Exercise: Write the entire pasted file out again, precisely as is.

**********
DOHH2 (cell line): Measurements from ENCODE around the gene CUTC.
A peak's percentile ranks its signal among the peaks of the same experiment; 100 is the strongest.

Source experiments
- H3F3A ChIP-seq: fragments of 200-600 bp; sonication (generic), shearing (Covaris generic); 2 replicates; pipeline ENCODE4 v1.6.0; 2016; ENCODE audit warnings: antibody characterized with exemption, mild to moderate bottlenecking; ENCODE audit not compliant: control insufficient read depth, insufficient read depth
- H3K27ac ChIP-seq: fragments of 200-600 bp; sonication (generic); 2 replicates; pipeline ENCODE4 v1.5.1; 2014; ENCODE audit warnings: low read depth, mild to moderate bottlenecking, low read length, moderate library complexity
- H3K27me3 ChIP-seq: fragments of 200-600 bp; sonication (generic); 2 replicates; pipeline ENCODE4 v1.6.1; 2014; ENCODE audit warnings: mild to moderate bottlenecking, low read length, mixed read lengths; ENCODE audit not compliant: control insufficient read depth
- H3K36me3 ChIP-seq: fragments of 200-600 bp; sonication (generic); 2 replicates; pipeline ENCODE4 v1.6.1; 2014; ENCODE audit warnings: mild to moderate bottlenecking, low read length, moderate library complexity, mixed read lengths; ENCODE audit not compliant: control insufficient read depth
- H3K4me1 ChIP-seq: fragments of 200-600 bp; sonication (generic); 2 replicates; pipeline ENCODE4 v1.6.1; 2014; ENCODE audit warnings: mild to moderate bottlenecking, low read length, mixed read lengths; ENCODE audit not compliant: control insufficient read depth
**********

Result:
DOHH2 (cell line): Measurements from ENCODE around the gene CUTC.
A peak's percentile ranks its signal among the peaks of the same experiment; 100 is the strongest.

Source experiments
- H3F3A ChIP-seq: fragments of 200-600 bp; sonication (generic), shearing (Covaris generic); 2 replicates; pipeline ENCODE4 v1.6.0; 2016; ENCODE audit warnings: antibody characterized with exemption, mild to moderate bottlenecking; ENCODE audit not compliant: control insufficient read depth, insufficient read depth
- H3K27ac ChIP-seq: fragments of 200-600 bp; sonication (generic); 2 replicates; pipeline ENCODE4 v1.5.1; 2014; ENCODE audit warnings: low read depth, mild to moderate bottlenecking, low read length, moderate library complexity
- H3K27me3 ChIP-seq: fragments of 200-600 bp; sonication (generic); 2 replicates; pipeline ENCODE4 v1.6.1; 2014; ENCODE audit warnings: mild to moderate bottlenecking, low read length, mixed read lengths; ENCODE audit not compliant: control insufficient read depth
- H3K36me3 ChIP-seq: fragments of 200-600 bp; sonication (generic); 2 replicates; pipeline ENCODE4 v1.6.1; 2014; ENCODE audit warnings: mild to moderate bottlenecking, low read length, moderate library complexity, mixed read lengths; ENCODE audit not compliant: control insufficient read depth
- H3K4me1 ChIP-seq: fragments of 200-600 bp; sonication (generic); 2 replicates; pipeline ENCODE4 v1.6.1; 2014; ENCODE audit warnings: mild to moderate bottlenecking, low read length, mixed read lengths; ENCODE audit not compliant: control insufficient read depth